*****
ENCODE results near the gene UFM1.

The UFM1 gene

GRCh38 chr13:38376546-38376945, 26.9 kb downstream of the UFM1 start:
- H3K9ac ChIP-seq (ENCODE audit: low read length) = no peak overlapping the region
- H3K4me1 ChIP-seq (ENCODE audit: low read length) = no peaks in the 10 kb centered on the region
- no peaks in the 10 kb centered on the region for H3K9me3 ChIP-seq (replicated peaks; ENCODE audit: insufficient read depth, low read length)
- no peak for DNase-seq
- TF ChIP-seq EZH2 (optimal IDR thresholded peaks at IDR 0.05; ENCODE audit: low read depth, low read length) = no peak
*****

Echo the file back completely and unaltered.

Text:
ENCODE results near the gene UFM1.

The UFM1 gene

GRCh38 chr13:38376546-38376945, 26.9 kb downstream of the UFM1 start:
- H3K9ac ChIP-seq (ENCODE audit: low read length) = no peak overlapping the region
- H3K4me1 ChIP-seq (ENCODE audit: low read length) = no peaks in the 10 kb centered on the region
- no peaks in the 10 kb centered on the region for H3K9me3 ChIP-seq (replicated peaks; ENCODE audit: insufficient read depth, low read length)
- no peak for DNase-seq
- TF ChIP-seq EZH2 (optimal IDR thresholded peaks at IDR 0.05; ENCODE audit: low read depth, low read length) = no peak